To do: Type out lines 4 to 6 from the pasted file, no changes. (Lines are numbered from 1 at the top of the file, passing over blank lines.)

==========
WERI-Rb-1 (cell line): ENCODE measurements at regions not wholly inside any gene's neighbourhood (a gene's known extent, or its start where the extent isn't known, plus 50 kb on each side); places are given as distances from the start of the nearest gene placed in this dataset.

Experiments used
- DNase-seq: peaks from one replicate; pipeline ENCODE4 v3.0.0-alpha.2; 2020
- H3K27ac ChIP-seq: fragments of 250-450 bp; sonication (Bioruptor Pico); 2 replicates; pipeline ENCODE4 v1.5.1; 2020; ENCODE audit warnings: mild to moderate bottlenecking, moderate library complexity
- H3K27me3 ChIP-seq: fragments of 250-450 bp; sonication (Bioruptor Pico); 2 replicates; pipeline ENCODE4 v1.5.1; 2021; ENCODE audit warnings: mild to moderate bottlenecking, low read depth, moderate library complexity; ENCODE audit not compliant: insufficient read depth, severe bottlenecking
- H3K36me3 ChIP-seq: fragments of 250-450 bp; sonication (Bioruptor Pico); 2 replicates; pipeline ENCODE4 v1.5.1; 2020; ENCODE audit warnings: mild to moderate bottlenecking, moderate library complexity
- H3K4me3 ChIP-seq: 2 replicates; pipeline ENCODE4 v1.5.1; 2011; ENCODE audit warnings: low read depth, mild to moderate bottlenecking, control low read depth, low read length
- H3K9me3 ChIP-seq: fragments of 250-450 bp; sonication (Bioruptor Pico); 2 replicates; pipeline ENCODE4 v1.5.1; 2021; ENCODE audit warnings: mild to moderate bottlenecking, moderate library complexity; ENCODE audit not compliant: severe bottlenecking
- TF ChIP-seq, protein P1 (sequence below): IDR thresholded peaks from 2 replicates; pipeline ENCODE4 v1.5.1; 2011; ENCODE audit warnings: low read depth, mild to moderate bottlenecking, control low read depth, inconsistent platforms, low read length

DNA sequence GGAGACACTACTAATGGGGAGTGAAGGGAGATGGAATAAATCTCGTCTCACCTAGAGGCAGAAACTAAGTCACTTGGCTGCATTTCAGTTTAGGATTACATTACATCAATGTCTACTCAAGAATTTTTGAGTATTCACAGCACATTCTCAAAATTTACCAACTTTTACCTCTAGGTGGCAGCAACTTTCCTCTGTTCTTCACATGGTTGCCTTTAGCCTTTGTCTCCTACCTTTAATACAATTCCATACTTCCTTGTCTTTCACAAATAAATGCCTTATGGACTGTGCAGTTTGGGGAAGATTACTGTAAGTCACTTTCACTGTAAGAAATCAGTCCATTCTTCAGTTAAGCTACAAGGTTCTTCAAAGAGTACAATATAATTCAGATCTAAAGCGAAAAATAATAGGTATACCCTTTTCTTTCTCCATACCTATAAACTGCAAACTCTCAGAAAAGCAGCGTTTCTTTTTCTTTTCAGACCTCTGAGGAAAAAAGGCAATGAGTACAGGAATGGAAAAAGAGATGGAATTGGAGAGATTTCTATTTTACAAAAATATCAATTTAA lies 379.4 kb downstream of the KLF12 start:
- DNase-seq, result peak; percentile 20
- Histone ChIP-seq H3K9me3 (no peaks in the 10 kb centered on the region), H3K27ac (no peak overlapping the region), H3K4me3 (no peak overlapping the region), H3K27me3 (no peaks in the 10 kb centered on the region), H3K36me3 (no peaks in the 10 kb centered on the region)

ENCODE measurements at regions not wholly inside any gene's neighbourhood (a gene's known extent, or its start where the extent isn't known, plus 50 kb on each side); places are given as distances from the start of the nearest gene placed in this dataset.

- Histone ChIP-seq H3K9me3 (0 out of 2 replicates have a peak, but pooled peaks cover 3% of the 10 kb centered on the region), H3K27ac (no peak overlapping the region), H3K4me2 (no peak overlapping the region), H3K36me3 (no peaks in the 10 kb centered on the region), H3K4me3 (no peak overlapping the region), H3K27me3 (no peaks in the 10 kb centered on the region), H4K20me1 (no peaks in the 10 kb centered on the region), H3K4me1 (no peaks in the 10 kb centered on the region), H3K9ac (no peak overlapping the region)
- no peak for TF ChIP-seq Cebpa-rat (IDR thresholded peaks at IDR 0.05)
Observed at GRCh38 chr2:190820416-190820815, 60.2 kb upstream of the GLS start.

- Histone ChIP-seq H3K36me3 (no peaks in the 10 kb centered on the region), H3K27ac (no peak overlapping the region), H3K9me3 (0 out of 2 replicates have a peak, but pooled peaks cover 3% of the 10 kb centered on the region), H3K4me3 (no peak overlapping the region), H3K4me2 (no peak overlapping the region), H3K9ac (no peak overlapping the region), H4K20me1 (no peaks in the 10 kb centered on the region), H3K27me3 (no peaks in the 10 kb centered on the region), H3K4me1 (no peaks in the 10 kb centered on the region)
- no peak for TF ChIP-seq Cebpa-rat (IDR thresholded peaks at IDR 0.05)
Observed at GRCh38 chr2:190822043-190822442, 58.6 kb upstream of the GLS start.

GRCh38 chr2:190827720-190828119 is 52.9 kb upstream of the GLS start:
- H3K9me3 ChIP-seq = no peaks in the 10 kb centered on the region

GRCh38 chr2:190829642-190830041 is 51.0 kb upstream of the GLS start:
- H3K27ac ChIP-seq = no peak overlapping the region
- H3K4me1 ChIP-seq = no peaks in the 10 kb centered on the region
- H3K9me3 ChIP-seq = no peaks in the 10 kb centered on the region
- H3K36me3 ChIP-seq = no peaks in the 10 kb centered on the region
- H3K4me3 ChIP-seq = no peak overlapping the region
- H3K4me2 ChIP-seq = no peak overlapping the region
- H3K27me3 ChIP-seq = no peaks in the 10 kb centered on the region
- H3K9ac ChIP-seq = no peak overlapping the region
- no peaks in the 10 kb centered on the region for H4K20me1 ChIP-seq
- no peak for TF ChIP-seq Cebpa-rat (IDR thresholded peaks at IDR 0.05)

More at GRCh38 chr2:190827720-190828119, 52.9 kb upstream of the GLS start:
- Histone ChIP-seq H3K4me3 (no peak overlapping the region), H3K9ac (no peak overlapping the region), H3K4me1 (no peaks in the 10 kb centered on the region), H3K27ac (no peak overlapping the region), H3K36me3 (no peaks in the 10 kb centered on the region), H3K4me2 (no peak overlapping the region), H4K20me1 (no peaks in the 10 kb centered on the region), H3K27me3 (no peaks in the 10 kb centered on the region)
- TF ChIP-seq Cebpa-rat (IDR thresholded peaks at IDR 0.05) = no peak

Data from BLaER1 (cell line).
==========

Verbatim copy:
- H3K27ac ChIP-seq: fragments of 250-450 bp; sonication (Bioruptor Pico); 2 replicates; pipeline ENCODE4 v1.5.1; 2020; ENCODE audit warnings: mild to moderate bottlenecking, moderate library complexity
- H3K27me3 ChIP-seq: fragments of 250-450 bp; sonication (Bioruptor Pico); 2 replicates; pipeline ENCODE4 v1.5.1; 2021; ENCODE audit warnings: mild to moderate bottlenecking, low read depth, moderate library complexity; ENCODE audit not compliant: insufficient read depth, severe bottlenecking
- H3K36me3 ChIP-seq: fragments of 250-450 bp; sonication (Bioruptor Pico); 2 replicates; pipeline ENCODE4 v1.5.1; 2020; ENCODE audit warnings: mild to moderate bottlenecking, moderate library complexity